The Queen’s Speech was delivered earlier today. As is usually the way, the speech itself didn’t have much to say about anything. What matters – and what contains the details – is the Briefing Pack produced after each speech. It’s available here. It looks like housing law is going to have another interesting year.
There are two major Bills planned for the next Parliamentary session.
The first is the Social Housing Regulation Bill (pg.65). The Regulator of Social Housing (England only – in Wales the Welsh Ministers do the regulation) will be given new intervention and inspection powers, with a more-proactive approach to regulation (short – 48 hours – notice inspections; unlimited fines). Interestingly – there is a clear statement that housing associations will be brought within the scope of Freedom of Information Act 2000. Now that could be a real game changer and is likely to raise some very difficult issues. After all, whether (and to what extent) housing associations are – or should be treated as – public authorities is a huge issue and one that, since R (Weaver) v L&Q  EWCA Civ 58 has been crying out for legislative consideration. It’s an issue that just won’t go away (see also the important discussion in Information Commissioner v (1) Poplar HARCA (2) People’s Information Centre  UKUT 182 (AAC)).
The second, and probably more important, is the long-promised Renters Reform Bill. The end of s.21, Housing Act 1988 is – finally – on the cards. But there will also be “new and stronger” grounds for possession where there are repeated rent arrears and shorter notice periods for ASB claims. I am not wholly clear why it is a good idea to make evictions for rent arrears easier at the time of a cost of living crisis, but I am sure the government will be able to explain that in due course.
There is a promise to make the Decent Homes Standard a legally enforceable standard for PRS tenancies. I’m not sure about this. Decent Homes was a social housing programme and is at least a decade old (see here). I’m not sure what this is going to add to ss.9A and 11, LTA 1985. Now, one way it might work is if there is a national register of rented properties and all properties must be registered before they can be rented (so the Local Authority has to certify that it meets the Decent Homes Standard) and, lo and behold – we have a promise of a national “property portal”. I wonder… I wonder… I wonder…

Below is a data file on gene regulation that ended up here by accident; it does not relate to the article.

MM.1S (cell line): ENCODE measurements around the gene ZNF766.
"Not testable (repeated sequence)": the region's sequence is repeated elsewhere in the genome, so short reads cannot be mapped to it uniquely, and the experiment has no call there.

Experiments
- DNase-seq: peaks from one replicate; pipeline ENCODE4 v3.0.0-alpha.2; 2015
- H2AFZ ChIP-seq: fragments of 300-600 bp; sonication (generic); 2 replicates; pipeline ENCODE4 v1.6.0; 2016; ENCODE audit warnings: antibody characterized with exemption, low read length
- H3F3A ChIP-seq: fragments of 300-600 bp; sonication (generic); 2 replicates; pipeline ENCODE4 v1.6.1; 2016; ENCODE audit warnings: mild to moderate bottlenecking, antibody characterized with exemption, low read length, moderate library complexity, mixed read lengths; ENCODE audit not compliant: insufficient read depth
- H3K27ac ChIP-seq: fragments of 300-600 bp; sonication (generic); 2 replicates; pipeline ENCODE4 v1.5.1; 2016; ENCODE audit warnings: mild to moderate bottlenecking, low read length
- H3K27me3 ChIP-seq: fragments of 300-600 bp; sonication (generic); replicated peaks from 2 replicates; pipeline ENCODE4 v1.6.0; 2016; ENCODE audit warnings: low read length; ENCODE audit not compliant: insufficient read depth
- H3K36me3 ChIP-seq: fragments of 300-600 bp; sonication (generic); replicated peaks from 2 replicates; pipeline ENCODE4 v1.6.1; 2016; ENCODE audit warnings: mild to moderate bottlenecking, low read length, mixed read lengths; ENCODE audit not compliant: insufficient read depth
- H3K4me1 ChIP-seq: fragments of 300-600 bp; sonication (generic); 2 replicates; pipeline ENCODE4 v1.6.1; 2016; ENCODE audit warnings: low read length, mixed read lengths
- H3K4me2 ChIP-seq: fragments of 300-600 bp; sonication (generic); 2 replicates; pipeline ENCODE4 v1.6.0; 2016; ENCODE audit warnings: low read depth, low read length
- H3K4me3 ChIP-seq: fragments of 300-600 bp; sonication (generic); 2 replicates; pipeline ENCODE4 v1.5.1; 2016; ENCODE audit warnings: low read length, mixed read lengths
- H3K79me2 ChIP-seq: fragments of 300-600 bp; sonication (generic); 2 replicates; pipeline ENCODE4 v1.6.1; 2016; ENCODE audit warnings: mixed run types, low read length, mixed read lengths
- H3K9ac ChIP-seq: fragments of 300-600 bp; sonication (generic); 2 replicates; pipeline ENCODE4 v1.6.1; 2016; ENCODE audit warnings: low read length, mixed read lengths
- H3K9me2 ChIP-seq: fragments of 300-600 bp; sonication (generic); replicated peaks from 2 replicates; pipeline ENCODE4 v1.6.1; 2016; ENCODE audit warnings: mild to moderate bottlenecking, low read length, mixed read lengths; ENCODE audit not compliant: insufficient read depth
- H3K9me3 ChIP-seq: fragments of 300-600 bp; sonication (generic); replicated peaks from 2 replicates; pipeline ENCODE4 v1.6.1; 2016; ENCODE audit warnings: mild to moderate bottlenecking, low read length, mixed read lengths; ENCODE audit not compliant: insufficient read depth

Finally, we have a promise of a private sector ombudsman to try and resolve cases without court involvement. I suspect this will cause some division in the housing law world and it will be important to see what the government actually wants this ombudsman to do. Perhaps it might be funded by all the properties in the new national portal paying a registration fee.
In short, there is more to like here than dislike, but much turns on the detail.
What’s particularly interesting is what is not coming in this Parliament. The obvious omission is anything more on leasehold reform. There is *a lot* still to come. We’re waiting for the revitalised Commonhold scheme. We’ve been promised a ban on leasehold houses. We’re told that people who pay estate rentcharges (sometimes called – incorrectly – freehold service charges) will get rights akin to those applicable to residential leaseholders and service charges. There are supposed to be the Law Com reforms on both enfranchisement and RTM legislation. This is a big package of work and it does not appear to be coming in this Parliament.
Linked to that, during the passage of the Building Safety Act (still not published!) the government indicated it might look at making amendments to that Act during this Parliament (in essence, to correct some of the problems that arose as a result of the last minute changes made in the House of Lords). In the absence of a leasehold reform Bill that will be tricky. The legal nerds amongst us (which includes me) will be looking at the Long Title of the Renters Reform Bill to see if it would be permissible to stick small leasehold fixes in that Bill.